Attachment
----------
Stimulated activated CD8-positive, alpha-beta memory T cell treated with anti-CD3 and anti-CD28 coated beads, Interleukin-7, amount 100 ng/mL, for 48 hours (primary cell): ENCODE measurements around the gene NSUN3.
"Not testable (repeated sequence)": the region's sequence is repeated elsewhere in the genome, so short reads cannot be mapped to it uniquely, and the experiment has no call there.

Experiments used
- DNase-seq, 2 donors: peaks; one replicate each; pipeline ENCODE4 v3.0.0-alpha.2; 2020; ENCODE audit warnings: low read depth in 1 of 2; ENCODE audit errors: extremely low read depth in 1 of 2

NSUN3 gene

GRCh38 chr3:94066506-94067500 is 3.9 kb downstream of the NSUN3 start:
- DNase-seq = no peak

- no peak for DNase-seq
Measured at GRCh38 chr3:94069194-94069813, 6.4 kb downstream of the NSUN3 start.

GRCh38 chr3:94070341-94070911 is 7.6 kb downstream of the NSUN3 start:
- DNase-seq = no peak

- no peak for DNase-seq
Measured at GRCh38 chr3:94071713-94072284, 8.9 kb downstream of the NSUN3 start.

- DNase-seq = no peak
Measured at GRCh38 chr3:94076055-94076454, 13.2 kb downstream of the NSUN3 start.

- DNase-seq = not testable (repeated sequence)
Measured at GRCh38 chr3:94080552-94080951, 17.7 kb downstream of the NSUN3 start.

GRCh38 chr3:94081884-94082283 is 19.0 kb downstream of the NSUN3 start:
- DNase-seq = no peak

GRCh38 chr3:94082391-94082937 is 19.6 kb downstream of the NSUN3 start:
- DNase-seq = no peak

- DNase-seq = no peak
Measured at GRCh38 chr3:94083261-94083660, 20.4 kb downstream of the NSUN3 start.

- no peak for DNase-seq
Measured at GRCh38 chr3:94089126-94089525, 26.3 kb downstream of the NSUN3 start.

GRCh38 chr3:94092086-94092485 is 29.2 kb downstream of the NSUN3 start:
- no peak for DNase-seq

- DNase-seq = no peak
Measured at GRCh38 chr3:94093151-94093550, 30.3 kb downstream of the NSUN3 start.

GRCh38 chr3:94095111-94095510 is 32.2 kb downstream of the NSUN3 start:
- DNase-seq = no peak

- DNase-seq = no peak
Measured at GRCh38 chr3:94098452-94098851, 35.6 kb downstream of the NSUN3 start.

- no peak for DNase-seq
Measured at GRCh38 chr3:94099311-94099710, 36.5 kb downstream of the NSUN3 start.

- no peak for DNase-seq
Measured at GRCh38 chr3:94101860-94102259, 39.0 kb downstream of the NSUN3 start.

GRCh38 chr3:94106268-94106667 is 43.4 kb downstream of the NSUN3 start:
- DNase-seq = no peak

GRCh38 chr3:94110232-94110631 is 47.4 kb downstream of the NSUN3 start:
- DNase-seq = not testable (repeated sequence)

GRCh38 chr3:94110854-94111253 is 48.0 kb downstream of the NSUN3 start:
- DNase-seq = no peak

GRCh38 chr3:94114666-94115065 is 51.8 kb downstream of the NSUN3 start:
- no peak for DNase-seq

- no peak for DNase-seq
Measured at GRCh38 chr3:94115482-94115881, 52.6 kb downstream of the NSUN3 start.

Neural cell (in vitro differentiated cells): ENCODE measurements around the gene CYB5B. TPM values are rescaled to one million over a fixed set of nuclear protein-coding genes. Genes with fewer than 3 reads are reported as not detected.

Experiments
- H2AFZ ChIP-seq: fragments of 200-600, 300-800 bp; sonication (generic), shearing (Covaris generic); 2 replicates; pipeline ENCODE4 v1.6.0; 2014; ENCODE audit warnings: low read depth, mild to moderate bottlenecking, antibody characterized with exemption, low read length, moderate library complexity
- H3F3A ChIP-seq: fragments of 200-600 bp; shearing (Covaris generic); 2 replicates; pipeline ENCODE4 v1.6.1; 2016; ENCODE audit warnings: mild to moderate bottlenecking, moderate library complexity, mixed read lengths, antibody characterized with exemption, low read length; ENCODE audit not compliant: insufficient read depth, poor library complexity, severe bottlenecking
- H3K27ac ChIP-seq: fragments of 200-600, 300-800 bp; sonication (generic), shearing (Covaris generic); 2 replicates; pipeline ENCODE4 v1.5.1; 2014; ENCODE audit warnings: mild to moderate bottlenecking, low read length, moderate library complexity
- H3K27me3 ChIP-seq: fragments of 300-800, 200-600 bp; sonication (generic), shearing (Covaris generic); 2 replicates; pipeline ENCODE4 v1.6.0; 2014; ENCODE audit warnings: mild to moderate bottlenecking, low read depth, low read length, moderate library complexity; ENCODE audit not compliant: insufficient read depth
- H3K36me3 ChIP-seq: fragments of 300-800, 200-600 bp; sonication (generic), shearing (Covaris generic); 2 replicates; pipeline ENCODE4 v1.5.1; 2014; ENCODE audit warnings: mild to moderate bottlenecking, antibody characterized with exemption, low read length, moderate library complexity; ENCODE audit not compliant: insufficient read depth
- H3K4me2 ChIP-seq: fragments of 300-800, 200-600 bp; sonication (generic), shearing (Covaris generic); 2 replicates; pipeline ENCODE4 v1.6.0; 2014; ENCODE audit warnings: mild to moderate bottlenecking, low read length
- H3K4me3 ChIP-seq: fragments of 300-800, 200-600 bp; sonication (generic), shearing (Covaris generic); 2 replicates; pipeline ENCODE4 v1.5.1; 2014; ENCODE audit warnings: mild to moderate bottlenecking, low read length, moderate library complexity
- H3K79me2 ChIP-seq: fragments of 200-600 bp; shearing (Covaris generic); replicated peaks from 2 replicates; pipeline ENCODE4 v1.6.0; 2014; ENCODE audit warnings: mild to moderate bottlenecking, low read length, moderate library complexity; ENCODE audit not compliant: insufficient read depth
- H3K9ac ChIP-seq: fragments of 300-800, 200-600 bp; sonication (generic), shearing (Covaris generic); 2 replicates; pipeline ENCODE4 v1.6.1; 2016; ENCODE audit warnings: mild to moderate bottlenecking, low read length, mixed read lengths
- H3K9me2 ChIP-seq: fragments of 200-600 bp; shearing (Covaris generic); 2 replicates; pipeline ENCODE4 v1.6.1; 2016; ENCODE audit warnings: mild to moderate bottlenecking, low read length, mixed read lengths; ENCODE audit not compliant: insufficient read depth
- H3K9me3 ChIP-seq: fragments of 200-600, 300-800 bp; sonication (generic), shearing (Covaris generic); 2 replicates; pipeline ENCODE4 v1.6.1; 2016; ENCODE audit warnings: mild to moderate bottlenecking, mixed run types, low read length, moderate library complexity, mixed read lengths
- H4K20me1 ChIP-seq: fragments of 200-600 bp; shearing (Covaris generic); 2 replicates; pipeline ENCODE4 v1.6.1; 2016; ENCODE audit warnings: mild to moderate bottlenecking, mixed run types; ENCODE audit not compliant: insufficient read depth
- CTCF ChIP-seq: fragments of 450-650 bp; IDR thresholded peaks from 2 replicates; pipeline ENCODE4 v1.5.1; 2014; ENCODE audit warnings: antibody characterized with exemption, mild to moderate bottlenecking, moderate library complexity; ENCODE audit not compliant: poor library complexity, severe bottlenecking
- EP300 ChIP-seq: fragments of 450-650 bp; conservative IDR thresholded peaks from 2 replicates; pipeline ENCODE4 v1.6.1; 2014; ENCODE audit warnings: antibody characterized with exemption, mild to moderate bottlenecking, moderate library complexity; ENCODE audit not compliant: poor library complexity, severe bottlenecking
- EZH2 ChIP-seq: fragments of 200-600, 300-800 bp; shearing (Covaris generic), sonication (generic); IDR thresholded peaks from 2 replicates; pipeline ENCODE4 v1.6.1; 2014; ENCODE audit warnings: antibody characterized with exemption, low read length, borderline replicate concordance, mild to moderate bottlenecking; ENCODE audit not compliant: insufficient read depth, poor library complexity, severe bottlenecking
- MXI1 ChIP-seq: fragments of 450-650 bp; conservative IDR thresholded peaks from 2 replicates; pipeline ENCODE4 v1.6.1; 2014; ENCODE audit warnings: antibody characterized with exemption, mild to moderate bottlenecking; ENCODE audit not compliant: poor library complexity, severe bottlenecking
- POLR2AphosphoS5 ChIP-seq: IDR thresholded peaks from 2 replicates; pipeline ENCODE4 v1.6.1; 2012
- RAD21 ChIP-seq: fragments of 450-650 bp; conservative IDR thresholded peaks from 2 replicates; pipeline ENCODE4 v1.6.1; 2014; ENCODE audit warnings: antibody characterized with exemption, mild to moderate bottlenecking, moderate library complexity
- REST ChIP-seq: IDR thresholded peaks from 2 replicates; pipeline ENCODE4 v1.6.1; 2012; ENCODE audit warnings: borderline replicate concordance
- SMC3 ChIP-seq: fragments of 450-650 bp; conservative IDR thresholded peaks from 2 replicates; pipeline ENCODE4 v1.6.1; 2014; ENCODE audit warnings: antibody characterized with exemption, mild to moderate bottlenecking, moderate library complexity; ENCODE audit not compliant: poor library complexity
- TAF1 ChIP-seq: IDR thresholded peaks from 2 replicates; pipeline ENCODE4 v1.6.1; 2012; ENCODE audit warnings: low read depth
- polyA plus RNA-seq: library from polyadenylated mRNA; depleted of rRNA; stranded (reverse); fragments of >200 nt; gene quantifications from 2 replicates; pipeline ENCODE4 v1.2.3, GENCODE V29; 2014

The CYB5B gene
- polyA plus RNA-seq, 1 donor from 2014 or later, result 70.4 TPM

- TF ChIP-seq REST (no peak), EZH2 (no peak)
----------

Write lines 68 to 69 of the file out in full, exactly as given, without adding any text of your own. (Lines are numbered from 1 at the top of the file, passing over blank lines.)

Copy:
- REST ChIP-seq: IDR thresholded peaks from 2 replicates; pipeline ENCODE4 v1.6.1; 2012; ENCODE audit warnings: borderline replicate concordance
- SMC3 ChIP-seq: fragments of 450-650 bp; conservative IDR thresholded peaks from 2 replicates; pipeline ENCODE4 v1.6.1; 2014; ENCODE audit warnings: antibody characterized with exemption, mild to moderate bottlenecking, moderate library complexity; ENCODE audit not compliant: poor library complexity